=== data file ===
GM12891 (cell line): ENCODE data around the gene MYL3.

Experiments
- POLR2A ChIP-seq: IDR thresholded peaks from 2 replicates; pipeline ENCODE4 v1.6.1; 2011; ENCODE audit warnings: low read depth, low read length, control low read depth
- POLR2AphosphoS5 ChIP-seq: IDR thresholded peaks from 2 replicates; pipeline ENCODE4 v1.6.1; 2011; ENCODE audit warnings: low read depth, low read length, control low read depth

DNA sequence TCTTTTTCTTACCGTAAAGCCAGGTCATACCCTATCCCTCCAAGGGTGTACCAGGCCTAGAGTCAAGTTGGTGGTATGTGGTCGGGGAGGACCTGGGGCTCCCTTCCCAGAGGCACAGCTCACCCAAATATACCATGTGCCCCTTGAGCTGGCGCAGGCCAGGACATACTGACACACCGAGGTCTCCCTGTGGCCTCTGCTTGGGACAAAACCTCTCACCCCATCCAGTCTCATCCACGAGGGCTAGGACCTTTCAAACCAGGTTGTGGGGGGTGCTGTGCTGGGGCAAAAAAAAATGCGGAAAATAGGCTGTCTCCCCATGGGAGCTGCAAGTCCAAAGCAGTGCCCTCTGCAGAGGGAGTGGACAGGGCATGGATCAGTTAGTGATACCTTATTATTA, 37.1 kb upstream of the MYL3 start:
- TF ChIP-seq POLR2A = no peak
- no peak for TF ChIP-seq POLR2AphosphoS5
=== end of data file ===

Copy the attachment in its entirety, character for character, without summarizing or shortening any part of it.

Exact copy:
GM12891 (cell line): ENCODE data around the gene MYL3.

Experiments
- POLR2A ChIP-seq: IDR thresholded peaks from 2 replicates; pipeline ENCODE4 v1.6.1; 2011; ENCODE audit warnings: low read depth, low read length, control low read depth
- POLR2AphosphoS5 ChIP-seq: IDR thresholded peaks from 2 replicates; pipeline ENCODE4 v1.6.1; 2011; ENCODE audit warnings: low read depth, low read length, control low read depth

DNA sequence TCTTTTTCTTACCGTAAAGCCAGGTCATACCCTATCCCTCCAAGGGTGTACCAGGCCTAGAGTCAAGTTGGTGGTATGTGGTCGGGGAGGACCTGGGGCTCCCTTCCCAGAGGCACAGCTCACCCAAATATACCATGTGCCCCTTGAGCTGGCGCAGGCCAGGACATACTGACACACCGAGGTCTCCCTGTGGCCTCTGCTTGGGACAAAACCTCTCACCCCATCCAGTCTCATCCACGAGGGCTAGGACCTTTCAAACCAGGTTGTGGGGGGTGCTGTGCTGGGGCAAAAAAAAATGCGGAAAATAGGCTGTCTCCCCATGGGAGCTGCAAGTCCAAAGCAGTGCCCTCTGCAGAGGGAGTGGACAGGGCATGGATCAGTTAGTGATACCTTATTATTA, 37.1 kb upstream of the MYL3 start:
- TF ChIP-seq POLR2A = no peak
- no peak for TF ChIP-seq POLR2AphosphoS5